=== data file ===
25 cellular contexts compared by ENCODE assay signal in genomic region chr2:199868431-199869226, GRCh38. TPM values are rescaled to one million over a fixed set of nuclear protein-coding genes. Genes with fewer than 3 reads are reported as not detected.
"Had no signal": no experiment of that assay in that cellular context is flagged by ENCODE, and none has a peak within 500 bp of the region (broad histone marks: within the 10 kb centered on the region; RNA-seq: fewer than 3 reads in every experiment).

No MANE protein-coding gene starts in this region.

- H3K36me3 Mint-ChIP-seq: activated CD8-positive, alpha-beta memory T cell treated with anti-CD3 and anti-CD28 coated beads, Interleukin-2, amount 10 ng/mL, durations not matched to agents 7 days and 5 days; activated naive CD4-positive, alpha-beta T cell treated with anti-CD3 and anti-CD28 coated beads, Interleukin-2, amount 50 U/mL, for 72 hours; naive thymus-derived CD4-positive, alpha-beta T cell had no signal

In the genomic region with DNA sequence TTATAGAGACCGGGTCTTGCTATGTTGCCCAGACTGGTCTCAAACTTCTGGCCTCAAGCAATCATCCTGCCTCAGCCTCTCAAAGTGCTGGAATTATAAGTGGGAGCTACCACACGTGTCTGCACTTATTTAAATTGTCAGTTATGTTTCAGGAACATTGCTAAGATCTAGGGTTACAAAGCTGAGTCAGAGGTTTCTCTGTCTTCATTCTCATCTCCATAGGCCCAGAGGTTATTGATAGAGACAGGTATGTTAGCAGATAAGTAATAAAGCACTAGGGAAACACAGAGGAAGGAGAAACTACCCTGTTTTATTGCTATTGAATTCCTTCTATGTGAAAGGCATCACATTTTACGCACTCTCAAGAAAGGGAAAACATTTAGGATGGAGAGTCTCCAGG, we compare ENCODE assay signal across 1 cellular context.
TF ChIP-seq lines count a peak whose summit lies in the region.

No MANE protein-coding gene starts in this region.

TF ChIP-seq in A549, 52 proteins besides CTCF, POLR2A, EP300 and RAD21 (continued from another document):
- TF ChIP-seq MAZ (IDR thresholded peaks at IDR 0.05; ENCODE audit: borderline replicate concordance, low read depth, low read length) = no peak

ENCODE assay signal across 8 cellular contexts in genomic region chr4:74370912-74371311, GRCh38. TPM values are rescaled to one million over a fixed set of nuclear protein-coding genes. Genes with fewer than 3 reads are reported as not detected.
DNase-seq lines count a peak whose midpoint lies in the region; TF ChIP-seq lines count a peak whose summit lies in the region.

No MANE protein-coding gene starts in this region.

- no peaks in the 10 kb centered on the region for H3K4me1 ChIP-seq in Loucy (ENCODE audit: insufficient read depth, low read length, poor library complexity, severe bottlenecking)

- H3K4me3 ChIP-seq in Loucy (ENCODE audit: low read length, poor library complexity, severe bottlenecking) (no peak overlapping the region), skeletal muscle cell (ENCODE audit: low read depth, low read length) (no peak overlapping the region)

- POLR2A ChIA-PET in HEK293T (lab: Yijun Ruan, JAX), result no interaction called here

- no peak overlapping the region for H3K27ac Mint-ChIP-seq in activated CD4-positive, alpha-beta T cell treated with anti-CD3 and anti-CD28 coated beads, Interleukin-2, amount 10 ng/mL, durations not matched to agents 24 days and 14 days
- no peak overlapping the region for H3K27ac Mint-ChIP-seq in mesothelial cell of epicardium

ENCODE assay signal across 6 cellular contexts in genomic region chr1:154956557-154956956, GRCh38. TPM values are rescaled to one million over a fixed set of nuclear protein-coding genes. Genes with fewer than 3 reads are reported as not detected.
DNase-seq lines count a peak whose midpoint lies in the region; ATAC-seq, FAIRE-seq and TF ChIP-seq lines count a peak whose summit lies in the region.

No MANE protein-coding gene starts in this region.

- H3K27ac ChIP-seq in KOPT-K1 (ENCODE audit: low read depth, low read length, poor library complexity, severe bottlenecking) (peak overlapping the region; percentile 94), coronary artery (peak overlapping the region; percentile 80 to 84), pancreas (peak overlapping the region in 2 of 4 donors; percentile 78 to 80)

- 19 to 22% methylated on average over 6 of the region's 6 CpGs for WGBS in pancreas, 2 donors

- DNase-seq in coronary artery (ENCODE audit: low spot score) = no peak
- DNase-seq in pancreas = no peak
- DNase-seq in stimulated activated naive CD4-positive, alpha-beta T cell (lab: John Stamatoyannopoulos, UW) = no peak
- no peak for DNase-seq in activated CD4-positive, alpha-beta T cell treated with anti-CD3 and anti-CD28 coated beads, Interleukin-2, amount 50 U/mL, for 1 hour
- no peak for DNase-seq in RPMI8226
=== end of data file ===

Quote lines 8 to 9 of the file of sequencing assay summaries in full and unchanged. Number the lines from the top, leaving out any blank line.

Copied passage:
TF ChIP-seq in A549, 52 proteins besides CTCF, POLR2A, EP300 and RAD21 (continued from another document):
- TF ChIP-seq MAZ (IDR thresholded peaks at IDR 0.05; ENCODE audit: borderline replicate concordance, low read depth, low read length) = no peak